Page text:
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Liberals planning to eject from JSF buy
Posted on Oct 21, 2015

The new Liberal government-in-waiting in Ottawa evidently is about to call “eject, eject, eject” on the Lockheed Martin F-35 Lightning II for the Royal Canadian Air Force. While not a surprise, given the Liberals’ frequently-stated position while they were a rump presence in the House of Commons after the 2011 election, that they would set in motion a whole new review of potential replacements for the RCAF’s augmented fleet of Boeing CF-188 Hornet fighters.

Funding for new fighters has been frozen since April 2012, after Auditor General Michael Ferguson said officials had mismanaged the program and the Department of National Defence had “understated” lifecycle costs in the estimates the government used to justify the F-35.

Trudeau confirmed his plans for the Joint Strike Fighter program in late September when the Liberals were still trailing the New Democratic Party in various national opinion polls, and long before they surged to the secure majority in the House of Commons in the October 19 general election.

He suggested to a rally in Halifax that he’d prefer to spend any savings from acquiring a different aircraft on new naval assets. “We are going to build the ships and prevent the kind of delays on hiring and training and investment in infrastructure in order to deliver those ships in a timely way and on budget.”

Different “more affordable” fighters and a fresh focus on the Royal Canadian Navy would be central to his plans for a “leaner, more agile, and better equipped" military. Trudeau also indicated that although the Department of National Defence budget would remain intact, the Conservatives’ “failed” Canada First Defence Strategy would be replaced.

Canada has been involved in the JSF program since its inception in the 1990s, investing several hundreds of millions of dollars in a program which already has provided work for dozens of companies in the domestic aerospace industry. However, the Conservatives’ decision to sole-source the procurement with Lockheed Martin has been persistently problematic.

"The Conservative government never actually justified or explained why they felt Canada needed a ‘fifth-generation’ fighter, the Liberal leader told reporters harbourside in Halifax. “They just talked about it like it was obvious. It was obvious, as we saw through the entire process, that they were particularly, and some might say unreasonably or unhealthily, attached to the F-35."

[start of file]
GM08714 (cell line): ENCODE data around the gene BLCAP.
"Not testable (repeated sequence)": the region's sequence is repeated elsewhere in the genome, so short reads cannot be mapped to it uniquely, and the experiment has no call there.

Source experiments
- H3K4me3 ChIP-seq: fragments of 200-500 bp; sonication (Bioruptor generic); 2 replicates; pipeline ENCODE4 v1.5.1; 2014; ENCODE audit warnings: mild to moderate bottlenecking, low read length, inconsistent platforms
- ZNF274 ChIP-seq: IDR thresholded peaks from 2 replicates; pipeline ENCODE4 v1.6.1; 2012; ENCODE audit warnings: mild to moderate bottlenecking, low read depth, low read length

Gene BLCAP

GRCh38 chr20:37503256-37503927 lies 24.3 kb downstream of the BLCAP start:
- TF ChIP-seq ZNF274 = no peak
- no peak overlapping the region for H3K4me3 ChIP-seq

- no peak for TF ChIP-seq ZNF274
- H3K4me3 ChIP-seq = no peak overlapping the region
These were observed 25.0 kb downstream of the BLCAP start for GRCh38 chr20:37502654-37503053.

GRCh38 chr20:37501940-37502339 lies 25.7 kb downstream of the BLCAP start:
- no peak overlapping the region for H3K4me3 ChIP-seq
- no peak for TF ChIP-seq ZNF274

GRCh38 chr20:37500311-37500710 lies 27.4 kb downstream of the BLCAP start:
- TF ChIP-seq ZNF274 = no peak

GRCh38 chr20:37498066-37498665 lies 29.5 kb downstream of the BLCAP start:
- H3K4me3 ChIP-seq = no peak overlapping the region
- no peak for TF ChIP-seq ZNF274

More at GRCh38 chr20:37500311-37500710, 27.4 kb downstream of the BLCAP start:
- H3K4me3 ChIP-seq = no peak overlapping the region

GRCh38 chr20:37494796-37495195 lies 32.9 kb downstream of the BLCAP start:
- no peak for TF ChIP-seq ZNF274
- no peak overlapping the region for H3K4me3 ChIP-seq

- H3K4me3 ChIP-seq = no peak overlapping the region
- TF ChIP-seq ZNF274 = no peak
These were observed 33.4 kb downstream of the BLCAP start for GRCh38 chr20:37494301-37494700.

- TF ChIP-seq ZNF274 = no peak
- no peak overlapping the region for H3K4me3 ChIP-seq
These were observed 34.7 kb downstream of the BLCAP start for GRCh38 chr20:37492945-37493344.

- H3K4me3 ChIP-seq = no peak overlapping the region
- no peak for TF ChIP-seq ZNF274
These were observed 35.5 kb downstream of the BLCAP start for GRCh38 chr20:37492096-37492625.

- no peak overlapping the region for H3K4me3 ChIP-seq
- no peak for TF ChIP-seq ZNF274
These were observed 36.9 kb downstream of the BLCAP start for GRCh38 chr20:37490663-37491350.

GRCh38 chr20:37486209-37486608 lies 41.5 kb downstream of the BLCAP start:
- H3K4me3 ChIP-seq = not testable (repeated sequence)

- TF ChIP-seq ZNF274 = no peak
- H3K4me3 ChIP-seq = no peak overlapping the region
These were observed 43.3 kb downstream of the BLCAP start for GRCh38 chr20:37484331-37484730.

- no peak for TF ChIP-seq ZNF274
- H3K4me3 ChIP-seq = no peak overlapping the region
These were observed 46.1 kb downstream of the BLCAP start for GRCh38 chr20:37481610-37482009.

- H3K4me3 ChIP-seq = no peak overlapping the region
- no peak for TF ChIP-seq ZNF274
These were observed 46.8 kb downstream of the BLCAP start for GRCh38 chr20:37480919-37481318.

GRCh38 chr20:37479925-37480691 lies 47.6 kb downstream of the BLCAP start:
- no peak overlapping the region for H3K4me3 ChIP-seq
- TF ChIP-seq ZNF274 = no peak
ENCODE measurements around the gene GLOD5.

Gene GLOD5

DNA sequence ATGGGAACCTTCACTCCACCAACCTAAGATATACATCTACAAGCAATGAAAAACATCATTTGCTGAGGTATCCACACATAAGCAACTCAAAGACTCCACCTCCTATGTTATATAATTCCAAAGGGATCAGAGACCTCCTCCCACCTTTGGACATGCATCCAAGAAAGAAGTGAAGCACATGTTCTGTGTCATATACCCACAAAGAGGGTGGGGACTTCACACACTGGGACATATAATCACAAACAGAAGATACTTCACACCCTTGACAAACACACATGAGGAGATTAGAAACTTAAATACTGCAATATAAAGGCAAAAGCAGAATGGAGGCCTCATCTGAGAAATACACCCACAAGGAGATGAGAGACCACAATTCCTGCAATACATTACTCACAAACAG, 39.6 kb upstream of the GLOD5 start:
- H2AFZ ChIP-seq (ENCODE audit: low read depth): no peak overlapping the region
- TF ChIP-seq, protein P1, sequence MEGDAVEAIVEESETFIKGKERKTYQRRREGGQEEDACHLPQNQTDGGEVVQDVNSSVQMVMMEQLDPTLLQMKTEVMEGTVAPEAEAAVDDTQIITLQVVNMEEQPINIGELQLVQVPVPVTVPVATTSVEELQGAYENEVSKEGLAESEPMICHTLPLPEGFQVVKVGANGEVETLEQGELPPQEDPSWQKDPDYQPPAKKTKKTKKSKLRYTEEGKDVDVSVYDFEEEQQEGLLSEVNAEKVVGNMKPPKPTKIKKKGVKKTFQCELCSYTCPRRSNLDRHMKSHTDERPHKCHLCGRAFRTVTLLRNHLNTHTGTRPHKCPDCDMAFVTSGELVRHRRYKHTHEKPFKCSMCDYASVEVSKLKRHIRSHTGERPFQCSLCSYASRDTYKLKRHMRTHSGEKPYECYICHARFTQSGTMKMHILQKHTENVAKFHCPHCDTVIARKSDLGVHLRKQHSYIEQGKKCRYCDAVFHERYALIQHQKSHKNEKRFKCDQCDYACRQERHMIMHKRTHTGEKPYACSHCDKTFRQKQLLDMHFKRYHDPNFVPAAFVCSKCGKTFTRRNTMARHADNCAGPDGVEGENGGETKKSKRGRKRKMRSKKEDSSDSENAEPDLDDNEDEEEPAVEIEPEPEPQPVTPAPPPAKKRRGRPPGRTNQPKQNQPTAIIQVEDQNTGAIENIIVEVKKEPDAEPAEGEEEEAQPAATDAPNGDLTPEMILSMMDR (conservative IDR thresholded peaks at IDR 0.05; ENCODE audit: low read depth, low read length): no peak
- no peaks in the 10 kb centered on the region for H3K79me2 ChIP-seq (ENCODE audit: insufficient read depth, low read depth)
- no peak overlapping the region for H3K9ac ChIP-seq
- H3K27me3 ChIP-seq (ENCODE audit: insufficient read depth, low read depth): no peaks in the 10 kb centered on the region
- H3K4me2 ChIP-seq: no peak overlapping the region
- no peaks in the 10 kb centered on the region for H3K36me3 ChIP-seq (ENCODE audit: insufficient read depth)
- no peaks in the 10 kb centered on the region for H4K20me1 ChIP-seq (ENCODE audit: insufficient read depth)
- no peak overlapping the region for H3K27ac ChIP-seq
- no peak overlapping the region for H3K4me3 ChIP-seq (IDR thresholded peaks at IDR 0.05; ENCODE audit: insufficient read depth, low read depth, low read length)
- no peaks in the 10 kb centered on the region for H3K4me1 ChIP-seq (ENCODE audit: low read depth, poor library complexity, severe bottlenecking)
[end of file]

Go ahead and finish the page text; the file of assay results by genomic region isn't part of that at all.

Long a talking point in the last several Parliaments, the jets and varied cost estimates – the government’s own National Fighter Procurement Secretariat (NFPS) acknowledged nearly a year ago that expected costs were continuing to rise and would be at least $45.8 billion – re-emerged as an issue in the election campaign which began when Prime Minister Stephen Harper asked the Governor General to dissolve the 41st Parliament.

Harper’s immediate response to Trudeau was to reiterate what he said is the RCAF’s need for the F-35, a single-engine aircraft which has a seemingly endless series of developmental issues and which, despite its entry into production and initial deliveries, could still be considered developmental.

Trudeau now is promising a “more affordable” aircraft. Twin-engined options include the Boeing FA/18 Super Hornet, a larger and more capable evolution of the RCAF’s current fighter fleet, the multinational Eurofighter Typhoon, and the French-built Dassault Rafale (these last two are canard delta-wing configurations). The Saab JAS39 Gripen from Sweden, has also been mentioned but, like the F-35, is a single-engine platform which has raised concern about long-range Arctic patrols despite significant industry-wide improvements in engine reliability.

While many Canadian suppliers already involved in the JSF program obviously stand to lose future business opportunities if Trudeau follows through on his repeated promise, the Liberal leader said a new procurement process would ensure that any bidders guarantee spinoff work equal to the overall value of any contract with an alternate aircraft manufacturer. 

Because no contract has been signed, opting out of the F-35 would not leave Canada vulnerable to direct penalties – as was the case when Jean Chretien scrapped the former Progressive Conservative’s contract to acquire the AgustaWestland EH-101 for DND’s maritime and search-and-rescue helicopters.

(The EH-101 was eventually acquired for the SAR role as the CH-149 Coromorant while the maritime role is being shifted to the frequently-delayed Sikorsky CH-148 Cyclone, which so far has accumulated minimal operational hours as a replacement for the venerable Sikorsky CH-124 Sea Kings.)

To date, the F-35 procurement process has been on a government-to-government basis rather than through a contract with Lockheed Martin, and Alan Williams, a former Assistant Deputy Minister (Materiel) at DND and now head of an eponymous consulting group, has dismissed the threat. “There would be no penalty,” said Williams, who signed off on the original memorandum which took Canada into the F-35 program. “We could walk away.”

That being said, Williams added that it makes no sense to abandon the JSF program at this point. “The way to proceed would be to first figure out what you as a government want a fighter aircraft to do, and then proceed to an open competition,” he said. “That way the country gets the plane it needs and you maximize industry participation.”